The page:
Going Under is a seminar exploring the impact of climate change on the Torres Strait and the Pacific. It is hosted by the Commission and Caloundra parish on Friday 1st August, 7-9PM, at the Caloundra Catholic Church.Going Under flyer
Please join us for Movement of the Heart, a World Refugee Day pray service on Friday 20th June at 6.30PM at the Cathedral of Saint Stephen, 249 Elizabeth Street, Brisbane. We come together to pray that our loving God will move the hearts of all Australians so that asylum seekers will be treated with respect, dignity and justice.
The Federal Government has proposed amendments to the Racial Discrimination Act which many Aboriginal and Torres Strait Islander and ethnic communities fear will lead to increased racial hate speech. The Commission has made a submission to the Government calling for it to withdraw the amendments and consult with affected communities.
CJPC Brisbane has just issued a resource to help Catholics prepare for the G20 meeting in Brisbane in November 2014. It focuses on the teachings on economic justice of the newly canonised Sts John XXIII and John Paul II.
CJPC Brisbane 2013 Report Released
CJPC Brisbane has just released its report on its activities in 2013. The report also includes its strategic priorities for 2014 – 16 which seek to respond to the Archbishop’s desire for a greater focus on mission in the Archdiocese.
The decision by the Minister for Immigration and Border Protection, Scott Morrison, to cap the issue of permanent protection visas for refugees to 1650 would increase the cruelty of the Government’s refugee policy according to the Executive Officer of the Catholic Justice and Peace Commission of Brisbane, Peter Arndt.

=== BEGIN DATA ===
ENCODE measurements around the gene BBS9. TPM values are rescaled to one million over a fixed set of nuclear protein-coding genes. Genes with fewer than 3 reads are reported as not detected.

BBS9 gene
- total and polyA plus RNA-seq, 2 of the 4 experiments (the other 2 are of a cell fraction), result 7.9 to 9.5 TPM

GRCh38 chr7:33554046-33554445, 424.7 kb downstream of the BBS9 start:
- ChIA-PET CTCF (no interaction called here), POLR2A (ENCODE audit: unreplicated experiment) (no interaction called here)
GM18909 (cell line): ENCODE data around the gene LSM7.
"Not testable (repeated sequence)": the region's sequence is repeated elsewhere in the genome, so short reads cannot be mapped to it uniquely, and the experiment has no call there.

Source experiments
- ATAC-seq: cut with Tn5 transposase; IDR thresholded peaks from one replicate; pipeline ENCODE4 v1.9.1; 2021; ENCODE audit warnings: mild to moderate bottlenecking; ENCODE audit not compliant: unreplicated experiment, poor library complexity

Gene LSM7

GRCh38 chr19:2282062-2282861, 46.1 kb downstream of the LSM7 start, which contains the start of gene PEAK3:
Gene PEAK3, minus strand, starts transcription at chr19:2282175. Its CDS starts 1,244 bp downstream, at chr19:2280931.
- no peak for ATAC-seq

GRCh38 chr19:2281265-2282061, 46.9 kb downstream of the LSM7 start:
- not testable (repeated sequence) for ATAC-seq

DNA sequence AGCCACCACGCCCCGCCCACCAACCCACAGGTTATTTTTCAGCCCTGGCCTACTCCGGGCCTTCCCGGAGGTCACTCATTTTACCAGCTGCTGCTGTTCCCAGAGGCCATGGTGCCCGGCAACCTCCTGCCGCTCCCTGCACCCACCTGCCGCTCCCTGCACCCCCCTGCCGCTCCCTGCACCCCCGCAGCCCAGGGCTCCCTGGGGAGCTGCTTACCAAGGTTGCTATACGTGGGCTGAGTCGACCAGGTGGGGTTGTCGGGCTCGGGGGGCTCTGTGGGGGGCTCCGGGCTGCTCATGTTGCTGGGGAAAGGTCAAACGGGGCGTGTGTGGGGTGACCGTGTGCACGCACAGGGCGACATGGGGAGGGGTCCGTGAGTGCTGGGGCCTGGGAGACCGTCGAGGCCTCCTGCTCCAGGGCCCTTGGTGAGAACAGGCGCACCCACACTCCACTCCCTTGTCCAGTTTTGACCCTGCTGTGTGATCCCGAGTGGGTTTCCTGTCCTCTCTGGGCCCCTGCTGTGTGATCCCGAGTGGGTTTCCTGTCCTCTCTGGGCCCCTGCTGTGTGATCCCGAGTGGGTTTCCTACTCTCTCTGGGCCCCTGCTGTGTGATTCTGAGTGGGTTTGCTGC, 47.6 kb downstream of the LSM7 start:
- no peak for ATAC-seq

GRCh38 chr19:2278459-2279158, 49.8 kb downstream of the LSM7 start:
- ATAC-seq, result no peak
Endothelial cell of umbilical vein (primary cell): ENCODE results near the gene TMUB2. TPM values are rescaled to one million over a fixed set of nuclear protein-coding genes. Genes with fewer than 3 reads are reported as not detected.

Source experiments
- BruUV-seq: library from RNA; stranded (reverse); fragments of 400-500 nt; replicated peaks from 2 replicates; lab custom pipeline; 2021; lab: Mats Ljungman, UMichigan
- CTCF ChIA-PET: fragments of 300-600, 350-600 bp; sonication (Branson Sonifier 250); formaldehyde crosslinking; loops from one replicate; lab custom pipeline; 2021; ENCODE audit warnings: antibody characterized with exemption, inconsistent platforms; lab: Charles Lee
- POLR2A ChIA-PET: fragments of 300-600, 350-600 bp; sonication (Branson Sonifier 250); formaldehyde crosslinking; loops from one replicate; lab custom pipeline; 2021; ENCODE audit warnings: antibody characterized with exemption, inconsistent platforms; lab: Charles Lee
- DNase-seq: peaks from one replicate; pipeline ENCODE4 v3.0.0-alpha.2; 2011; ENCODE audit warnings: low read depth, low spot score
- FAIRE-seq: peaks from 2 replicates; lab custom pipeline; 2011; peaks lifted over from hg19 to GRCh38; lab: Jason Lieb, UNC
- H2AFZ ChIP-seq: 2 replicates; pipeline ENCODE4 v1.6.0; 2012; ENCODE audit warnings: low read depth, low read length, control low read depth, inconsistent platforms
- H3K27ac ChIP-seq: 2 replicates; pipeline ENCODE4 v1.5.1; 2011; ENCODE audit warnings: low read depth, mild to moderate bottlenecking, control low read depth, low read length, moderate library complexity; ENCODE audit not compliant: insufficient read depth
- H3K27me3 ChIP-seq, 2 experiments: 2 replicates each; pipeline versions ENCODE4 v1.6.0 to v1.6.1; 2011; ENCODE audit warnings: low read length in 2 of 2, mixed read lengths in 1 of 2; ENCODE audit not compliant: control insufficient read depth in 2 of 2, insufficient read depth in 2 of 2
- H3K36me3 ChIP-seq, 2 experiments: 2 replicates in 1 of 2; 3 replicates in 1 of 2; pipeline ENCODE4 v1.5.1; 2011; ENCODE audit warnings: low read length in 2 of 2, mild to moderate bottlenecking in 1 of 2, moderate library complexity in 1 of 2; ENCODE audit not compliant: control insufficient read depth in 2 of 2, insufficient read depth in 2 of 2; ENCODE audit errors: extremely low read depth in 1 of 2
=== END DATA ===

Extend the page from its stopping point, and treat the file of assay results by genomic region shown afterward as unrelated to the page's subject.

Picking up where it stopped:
Mr Arndt said that the measure, announced in the wake of the Senate vote to prevent the reintroduction of temporary protection visas, was unacceptable.
“People who we recognize as refugees because they faced persecution, torture and the threat of death would have been forced to live in a limbo of anxiety and uncertainty year after year if temporary protection visas were re-introduced,” Mr Arndt said.
“The Minister’s decision to cap permanent protection visas means that many people who have valid claims for protection will be subjected to the same uncertainty and anxiety by another means,” he said.
“Australia is in a position to be much more generous in resettling vulnerable people who deserve to live free from fear and violence,” he said.
“This is a mean-spirited and cruel stance from a country which is infinitely better off than the countries from which asylum seekers are fleeing,” he said.
“It is simply not fair to have thousands of people who have suffered so much in their homeland face years of further suffering here in Australia,” he said.
Mr Arndt called on Catholics to challenge the Federal Government’s cruel measures.